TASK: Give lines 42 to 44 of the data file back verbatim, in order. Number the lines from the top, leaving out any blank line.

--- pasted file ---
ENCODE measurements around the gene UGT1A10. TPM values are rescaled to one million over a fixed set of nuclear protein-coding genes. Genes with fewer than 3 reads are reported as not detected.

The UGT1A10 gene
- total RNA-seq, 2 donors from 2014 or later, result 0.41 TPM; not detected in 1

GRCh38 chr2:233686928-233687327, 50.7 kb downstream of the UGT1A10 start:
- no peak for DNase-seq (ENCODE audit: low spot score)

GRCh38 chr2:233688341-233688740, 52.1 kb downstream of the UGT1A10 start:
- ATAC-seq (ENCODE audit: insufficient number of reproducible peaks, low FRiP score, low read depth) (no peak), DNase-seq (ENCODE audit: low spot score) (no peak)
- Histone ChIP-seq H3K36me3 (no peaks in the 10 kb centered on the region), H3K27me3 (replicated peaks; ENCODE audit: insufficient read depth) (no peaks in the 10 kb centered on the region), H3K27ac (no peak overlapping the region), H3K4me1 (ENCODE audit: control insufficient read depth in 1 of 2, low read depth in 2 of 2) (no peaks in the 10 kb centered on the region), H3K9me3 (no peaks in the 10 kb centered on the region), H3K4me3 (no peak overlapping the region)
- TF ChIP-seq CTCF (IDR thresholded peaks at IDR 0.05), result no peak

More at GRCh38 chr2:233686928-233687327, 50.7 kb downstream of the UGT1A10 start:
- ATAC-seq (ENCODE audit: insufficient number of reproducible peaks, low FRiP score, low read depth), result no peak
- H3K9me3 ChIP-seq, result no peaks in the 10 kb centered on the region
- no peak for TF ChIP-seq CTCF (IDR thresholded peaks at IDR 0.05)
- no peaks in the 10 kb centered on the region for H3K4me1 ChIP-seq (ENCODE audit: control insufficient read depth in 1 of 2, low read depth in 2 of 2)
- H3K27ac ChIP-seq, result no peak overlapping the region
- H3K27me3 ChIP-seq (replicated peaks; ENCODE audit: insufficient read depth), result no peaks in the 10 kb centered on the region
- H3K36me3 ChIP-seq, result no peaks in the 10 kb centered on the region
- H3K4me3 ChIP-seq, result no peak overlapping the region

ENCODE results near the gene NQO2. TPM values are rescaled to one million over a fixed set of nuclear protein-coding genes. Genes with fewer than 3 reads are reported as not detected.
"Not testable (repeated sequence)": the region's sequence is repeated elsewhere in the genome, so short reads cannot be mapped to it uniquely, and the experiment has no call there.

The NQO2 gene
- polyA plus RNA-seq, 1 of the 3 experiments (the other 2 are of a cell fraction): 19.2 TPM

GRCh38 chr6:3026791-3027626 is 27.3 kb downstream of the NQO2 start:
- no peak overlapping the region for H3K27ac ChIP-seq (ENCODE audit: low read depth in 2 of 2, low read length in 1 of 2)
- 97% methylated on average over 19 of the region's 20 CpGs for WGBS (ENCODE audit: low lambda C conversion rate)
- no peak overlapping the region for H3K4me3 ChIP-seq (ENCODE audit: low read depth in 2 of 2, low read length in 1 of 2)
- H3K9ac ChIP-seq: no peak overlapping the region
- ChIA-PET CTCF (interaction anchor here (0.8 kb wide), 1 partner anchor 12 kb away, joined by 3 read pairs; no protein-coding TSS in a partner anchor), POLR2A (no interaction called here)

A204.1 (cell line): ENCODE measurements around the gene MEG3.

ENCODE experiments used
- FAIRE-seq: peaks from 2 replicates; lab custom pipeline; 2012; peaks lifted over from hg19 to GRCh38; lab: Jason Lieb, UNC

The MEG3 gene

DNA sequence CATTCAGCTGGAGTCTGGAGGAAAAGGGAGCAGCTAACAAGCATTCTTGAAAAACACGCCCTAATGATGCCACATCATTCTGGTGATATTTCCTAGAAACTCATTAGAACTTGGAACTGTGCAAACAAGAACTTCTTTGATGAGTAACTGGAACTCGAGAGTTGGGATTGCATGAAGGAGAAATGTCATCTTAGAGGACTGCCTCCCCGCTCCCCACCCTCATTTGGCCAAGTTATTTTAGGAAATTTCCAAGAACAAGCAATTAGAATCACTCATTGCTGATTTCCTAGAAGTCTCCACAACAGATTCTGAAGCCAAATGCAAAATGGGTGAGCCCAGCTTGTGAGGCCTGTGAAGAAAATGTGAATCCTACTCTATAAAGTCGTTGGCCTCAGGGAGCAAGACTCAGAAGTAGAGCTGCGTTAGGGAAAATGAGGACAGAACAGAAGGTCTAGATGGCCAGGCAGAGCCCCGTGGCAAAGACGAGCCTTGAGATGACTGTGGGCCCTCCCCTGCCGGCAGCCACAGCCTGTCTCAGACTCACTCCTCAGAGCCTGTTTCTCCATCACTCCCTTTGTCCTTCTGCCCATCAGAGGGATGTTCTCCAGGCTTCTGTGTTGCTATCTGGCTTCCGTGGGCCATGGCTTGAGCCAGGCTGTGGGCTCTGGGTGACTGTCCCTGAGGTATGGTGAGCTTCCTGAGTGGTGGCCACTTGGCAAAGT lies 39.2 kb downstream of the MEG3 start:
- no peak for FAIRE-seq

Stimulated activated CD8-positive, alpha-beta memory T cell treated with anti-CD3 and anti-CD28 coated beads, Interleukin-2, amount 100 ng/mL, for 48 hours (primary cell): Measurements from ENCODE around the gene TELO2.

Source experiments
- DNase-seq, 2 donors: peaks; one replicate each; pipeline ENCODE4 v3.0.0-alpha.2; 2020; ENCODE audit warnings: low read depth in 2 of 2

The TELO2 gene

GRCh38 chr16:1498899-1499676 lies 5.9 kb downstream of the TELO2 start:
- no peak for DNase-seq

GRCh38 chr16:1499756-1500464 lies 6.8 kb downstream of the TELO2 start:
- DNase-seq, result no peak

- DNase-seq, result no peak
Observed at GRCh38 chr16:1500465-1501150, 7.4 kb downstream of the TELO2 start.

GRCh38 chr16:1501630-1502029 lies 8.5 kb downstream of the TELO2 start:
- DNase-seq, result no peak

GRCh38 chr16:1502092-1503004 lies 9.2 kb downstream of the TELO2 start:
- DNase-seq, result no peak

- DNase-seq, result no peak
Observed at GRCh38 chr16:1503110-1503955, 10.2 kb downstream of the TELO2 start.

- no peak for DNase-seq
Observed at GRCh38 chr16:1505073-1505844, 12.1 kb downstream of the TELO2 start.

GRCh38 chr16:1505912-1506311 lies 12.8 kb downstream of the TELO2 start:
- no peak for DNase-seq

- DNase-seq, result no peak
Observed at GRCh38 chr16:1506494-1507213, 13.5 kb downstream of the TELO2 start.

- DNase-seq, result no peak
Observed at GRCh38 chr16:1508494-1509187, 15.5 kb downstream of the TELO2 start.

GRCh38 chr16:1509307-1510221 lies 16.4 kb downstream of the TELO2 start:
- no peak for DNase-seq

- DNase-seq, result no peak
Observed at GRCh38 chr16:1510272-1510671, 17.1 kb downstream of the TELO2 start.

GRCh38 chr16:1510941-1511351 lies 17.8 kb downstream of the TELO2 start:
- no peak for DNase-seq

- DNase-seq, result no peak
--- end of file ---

- DNase-seq, result no peak

- DNase-seq, result no peak
Observed at GRCh38 chr16:1500465-1501150, 7.4 kb downstream of the TELO2 start.